From the 19th of March 2005 Alexander Gutke showed two new works at Baltic Art Center framed by the BAC Production in Residence programme. The two pieces ”Obscured by Clouds” and ”Exploded View” invite a poetic reading with technical overtones; one piece looks out from the inside towards the infinitely vast, the other piece undertakes a journey into a tiny microscopic format. What the pieces have in common is that they show a possibility for reflection and a point of view that normally eludes us.
In earlier film work such as “The White Light of the Void” and “Solo” Gutke has worked with images that are reflexive and retain moments that would otherwise be impossible to re-experience.
OBSCURED BY CLOUDS
(The sky above viewed 1/10000 seconds ago)
The image of Visby and Gotland is characterised by the sublime landscape and its proximity to history, that constantly reminds us that time passes inevitably despite futile attempts to collect, archive and preserve. Gutke creates works where the image is only fleetingly registered and not stored; where the image of the moment that has already passed is allowed to pass in front of our eyes yet another time to then be left to our transient memory.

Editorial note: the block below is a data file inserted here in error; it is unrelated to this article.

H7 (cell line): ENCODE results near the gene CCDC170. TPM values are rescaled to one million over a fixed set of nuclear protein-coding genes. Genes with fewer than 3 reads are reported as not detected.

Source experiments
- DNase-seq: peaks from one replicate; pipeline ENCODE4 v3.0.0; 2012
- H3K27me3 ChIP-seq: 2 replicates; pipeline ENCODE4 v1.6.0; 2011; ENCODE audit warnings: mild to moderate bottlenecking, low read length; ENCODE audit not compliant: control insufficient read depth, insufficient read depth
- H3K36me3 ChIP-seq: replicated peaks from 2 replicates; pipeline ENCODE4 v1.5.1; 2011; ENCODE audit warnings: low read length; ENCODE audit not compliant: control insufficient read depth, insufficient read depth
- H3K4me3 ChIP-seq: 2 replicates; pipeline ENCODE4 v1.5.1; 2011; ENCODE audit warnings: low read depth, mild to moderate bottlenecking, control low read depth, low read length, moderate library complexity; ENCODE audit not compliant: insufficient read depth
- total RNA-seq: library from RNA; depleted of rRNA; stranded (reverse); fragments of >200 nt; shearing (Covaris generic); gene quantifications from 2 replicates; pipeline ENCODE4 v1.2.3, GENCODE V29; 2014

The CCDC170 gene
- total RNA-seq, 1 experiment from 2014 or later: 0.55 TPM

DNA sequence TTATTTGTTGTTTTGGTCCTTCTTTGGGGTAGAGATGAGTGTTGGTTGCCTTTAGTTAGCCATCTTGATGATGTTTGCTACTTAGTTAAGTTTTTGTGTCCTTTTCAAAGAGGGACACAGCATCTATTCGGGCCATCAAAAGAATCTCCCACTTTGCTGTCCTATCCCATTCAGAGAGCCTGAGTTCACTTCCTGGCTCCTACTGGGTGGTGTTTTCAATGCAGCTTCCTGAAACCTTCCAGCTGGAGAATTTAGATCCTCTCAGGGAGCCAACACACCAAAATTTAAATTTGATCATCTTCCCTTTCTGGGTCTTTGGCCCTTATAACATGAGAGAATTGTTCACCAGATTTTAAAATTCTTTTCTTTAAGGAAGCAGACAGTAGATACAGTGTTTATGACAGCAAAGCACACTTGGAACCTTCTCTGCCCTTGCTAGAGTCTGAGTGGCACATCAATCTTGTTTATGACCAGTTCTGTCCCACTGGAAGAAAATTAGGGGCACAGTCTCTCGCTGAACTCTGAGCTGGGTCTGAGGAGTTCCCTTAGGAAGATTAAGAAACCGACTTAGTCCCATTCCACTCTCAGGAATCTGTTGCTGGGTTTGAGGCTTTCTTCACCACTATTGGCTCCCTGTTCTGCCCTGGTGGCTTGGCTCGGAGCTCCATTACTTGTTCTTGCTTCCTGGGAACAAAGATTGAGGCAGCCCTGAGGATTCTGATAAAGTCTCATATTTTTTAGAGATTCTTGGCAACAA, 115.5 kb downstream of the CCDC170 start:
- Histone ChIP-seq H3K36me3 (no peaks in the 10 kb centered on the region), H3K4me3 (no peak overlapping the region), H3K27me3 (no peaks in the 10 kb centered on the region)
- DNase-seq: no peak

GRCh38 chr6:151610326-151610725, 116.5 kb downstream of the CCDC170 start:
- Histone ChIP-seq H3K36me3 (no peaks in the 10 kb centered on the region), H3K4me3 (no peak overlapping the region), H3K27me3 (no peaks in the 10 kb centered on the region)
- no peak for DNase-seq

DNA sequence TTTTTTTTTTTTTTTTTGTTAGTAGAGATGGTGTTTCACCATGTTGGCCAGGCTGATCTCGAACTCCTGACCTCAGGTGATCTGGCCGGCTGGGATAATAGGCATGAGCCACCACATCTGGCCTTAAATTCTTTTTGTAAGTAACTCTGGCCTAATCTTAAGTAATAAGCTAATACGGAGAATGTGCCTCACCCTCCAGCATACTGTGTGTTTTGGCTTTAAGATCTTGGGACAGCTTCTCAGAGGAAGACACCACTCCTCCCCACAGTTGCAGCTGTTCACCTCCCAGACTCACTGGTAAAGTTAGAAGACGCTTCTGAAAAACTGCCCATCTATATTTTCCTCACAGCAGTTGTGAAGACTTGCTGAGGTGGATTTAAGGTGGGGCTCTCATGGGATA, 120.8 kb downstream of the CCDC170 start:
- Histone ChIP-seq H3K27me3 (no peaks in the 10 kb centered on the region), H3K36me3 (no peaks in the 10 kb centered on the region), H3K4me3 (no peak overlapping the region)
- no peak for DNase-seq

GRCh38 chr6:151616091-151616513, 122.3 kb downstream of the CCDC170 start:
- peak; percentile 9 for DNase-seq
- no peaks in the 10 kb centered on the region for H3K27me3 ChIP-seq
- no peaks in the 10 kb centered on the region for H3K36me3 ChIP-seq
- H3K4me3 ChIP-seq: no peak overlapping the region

”Obscured by Clouds” is a piece that formally relates to a Camera Obscura as it is not a prior recording but a real time connection that is made to a view outside the room. The sky that is projected onto the interior wall consists of light that is registered by a camera positioned on the roof of the gallery. The data is transformed to a video signal that is in turn reconfigured into a laser signal. The signal is then transported with the speed of light, through a 20 kilometres long fibre optic cable, to again become transformed into a video signal and finally it appears as the projected circle shaped light beam that falls upon the wall.
The light has been slowed down with a 1/10000 of a second through the imposed redirection. This is something that our society would deem to be irrational but which here draws attention to the inevitable lapse of time.
The film “Fantastic Voyage” from 1966 is a science fiction story where a team of researchers is reduced to a micropscopic size with the help of a miniature submarine that travels through the blood circulation system of a human body.
Alexander Gutke’s work ‘Exploded View” presents an inner journey through a Kodak Carousel slide projector. Travelling millimetre by millimetre, the images show a cyclical movement in the interior of the projector through lenses, wires and other technical parts. The technical self-referentiality of the piece can almost work on a bodily and spiritual level where the formal transformation between techniques and material also give room for a poetic reading. Gutke’s own references to inner journeys are made via literature, film and a spiritual search, for example in the novels by Jorge Luis Borges where time and space meet and cross each other in labyrinthine narrative forms.
The production of ”Exploded View” has been supported by the Arts Grants Committee in Sweden.